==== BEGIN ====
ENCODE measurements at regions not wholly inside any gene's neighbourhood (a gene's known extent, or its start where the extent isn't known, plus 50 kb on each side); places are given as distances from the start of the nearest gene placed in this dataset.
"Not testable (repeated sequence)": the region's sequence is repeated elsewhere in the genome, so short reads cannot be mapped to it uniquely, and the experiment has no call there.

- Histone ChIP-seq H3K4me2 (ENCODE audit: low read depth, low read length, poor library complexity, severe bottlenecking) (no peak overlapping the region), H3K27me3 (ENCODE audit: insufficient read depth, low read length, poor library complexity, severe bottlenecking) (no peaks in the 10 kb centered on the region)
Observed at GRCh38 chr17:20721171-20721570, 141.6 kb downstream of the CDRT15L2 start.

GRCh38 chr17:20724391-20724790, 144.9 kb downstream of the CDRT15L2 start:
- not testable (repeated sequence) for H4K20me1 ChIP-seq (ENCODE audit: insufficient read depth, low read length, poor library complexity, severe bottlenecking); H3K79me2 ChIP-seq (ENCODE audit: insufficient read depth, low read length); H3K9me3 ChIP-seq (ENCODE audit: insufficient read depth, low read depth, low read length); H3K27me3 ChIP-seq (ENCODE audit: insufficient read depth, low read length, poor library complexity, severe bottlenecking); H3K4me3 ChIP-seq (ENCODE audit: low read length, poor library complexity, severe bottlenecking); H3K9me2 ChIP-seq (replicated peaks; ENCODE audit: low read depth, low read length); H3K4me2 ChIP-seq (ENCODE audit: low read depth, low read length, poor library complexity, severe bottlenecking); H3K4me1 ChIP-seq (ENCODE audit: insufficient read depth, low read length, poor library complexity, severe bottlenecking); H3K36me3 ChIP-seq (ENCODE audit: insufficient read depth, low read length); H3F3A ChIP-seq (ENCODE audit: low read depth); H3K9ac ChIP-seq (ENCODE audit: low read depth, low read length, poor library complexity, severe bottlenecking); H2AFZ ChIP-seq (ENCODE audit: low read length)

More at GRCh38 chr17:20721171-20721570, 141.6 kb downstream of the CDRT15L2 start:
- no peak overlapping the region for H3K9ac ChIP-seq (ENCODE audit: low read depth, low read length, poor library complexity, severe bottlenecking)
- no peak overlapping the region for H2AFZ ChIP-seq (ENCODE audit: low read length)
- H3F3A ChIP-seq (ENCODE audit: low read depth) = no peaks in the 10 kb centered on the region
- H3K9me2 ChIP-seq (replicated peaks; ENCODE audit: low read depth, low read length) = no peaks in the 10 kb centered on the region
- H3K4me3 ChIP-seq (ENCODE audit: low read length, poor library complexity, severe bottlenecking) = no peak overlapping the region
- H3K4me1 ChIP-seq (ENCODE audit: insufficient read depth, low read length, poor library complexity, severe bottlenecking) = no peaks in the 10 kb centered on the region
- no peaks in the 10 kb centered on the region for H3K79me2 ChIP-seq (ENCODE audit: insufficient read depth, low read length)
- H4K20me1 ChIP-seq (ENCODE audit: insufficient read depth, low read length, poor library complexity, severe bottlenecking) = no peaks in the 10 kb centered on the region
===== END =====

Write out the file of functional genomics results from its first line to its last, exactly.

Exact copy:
ENCODE measurements at regions not wholly inside any gene's neighbourhood (a gene's known extent, or its start where the extent isn't known, plus 50 kb on each side); places are given as distances from the start of the nearest gene placed in this dataset.
"Not testable (repeated sequence)": the region's sequence is repeated elsewhere in the genome, so short reads cannot be mapped to it uniquely, and the experiment has no call there.

- Histone ChIP-seq H3K4me2 (ENCODE audit: low read depth, low read length, poor library complexity, severe bottlenecking) (no peak overlapping the region), H3K27me3 (ENCODE audit: insufficient read depth, low read length, poor library complexity, severe bottlenecking) (no peaks in the 10 kb centered on the region)
Observed at GRCh38 chr17:20721171-20721570, 141.6 kb downstream of the CDRT15L2 start.

GRCh38 chr17:20724391-20724790, 144.9 kb downstream of the CDRT15L2 start:
- not testable (repeated sequence) for H4K20me1 ChIP-seq (ENCODE audit: insufficient read depth, low read length, poor library complexity, severe bottlenecking); H3K79me2 ChIP-seq (ENCODE audit: insufficient read depth, low read length); H3K9me3 ChIP-seq (ENCODE audit: insufficient read depth, low read depth, low read length); H3K27me3 ChIP-seq (ENCODE audit: insufficient read depth, low read length, poor library complexity, severe bottlenecking); H3K4me3 ChIP-seq (ENCODE audit: low read length, poor library complexity, severe bottlenecking); H3K9me2 ChIP-seq (replicated peaks; ENCODE audit: low read depth, low read length); H3K4me2 ChIP-seq (ENCODE audit: low read depth, low read length, poor library complexity, severe bottlenecking); H3K4me1 ChIP-seq (ENCODE audit: insufficient read depth, low read length, poor library complexity, severe bottlenecking); H3K36me3 ChIP-seq (ENCODE audit: insufficient read depth, low read length); H3F3A ChIP-seq (ENCODE audit: low read depth); H3K9ac ChIP-seq (ENCODE audit: low read depth, low read length, poor library complexity, severe bottlenecking); H2AFZ ChIP-seq (ENCODE audit: low read length)

More at GRCh38 chr17:20721171-20721570, 141.6 kb downstream of the CDRT15L2 start:
- no peak overlapping the region for H3K9ac ChIP-seq (ENCODE audit: low read depth, low read length, poor library complexity, severe bottlenecking)
- no peak overlapping the region for H2AFZ ChIP-seq (ENCODE audit: low read length)
- H3F3A ChIP-seq (ENCODE audit: low read depth) = no peaks in the 10 kb centered on the region
- H3K9me2 ChIP-seq (replicated peaks; ENCODE audit: low read depth, low read length) = no peaks in the 10 kb centered on the region
- H3K4me3 ChIP-seq (ENCODE audit: low read length, poor library complexity, severe bottlenecking) = no peak overlapping the region
- H3K4me1 ChIP-seq (ENCODE audit: insufficient read depth, low read length, poor library complexity, severe bottlenecking) = no peaks in the 10 kb centered on the region
- no peaks in the 10 kb centered on the region for H3K79me2 ChIP-seq (ENCODE audit: insufficient read depth, low read length)
- H4K20me1 ChIP-seq (ENCODE audit: insufficient read depth, low read length, poor library complexity, severe bottlenecking) = no peaks in the 10 kb centered on the region